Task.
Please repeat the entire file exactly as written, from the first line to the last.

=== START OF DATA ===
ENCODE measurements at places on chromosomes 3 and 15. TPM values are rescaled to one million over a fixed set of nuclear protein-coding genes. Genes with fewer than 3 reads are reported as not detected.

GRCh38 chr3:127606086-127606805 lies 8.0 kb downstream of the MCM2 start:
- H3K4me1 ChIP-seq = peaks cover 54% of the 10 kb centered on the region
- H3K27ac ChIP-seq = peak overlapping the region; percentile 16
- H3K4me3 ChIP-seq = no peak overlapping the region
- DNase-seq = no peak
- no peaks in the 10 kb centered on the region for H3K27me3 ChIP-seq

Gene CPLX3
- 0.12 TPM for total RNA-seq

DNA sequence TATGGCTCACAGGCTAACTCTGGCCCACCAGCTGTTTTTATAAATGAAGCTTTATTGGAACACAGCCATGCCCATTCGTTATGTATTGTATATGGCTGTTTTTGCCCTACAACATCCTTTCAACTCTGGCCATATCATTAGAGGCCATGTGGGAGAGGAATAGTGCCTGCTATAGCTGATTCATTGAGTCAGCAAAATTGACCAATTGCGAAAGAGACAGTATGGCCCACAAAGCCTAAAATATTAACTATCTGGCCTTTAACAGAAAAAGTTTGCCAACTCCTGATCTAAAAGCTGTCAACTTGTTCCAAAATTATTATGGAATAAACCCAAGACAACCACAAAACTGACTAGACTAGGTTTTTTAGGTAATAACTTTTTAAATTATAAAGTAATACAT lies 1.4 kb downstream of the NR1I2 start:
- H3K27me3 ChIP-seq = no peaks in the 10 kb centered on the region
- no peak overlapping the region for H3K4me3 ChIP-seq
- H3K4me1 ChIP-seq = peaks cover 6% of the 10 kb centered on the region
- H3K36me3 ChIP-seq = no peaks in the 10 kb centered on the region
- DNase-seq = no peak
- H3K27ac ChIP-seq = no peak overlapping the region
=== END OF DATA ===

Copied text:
ENCODE measurements at places on chromosomes 3 and 15. TPM values are rescaled to one million over a fixed set of nuclear protein-coding genes. Genes with fewer than 3 reads are reported as not detected.

GRCh38 chr3:127606086-127606805 lies 8.0 kb downstream of the MCM2 start:
- H3K4me1 ChIP-seq = peaks cover 54% of the 10 kb centered on the region
- H3K27ac ChIP-seq = peak overlapping the region; percentile 16
- H3K4me3 ChIP-seq = no peak overlapping the region
- DNase-seq = no peak
- no peaks in the 10 kb centered on the region for H3K27me3 ChIP-seq

Gene CPLX3
- 0.12 TPM for total RNA-seq

DNA sequence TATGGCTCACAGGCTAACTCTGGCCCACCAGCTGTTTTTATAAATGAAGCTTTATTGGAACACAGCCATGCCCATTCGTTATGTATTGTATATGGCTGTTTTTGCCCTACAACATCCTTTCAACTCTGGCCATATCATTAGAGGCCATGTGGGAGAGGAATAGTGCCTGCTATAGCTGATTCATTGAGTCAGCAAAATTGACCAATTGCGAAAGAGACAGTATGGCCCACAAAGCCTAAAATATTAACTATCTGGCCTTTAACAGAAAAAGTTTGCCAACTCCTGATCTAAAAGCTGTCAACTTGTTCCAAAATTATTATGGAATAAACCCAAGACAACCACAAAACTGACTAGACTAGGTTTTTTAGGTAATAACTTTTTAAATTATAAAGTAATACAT lies 1.4 kb downstream of the NR1I2 start:
- H3K27me3 ChIP-seq = no peaks in the 10 kb centered on the region
- no peak overlapping the region for H3K4me3 ChIP-seq
- H3K4me1 ChIP-seq = peaks cover 6% of the 10 kb centered on the region
- H3K36me3 ChIP-seq = no peaks in the 10 kb centered on the region
- DNase-seq = no peak
- H3K27ac ChIP-seq = no peak overlapping the region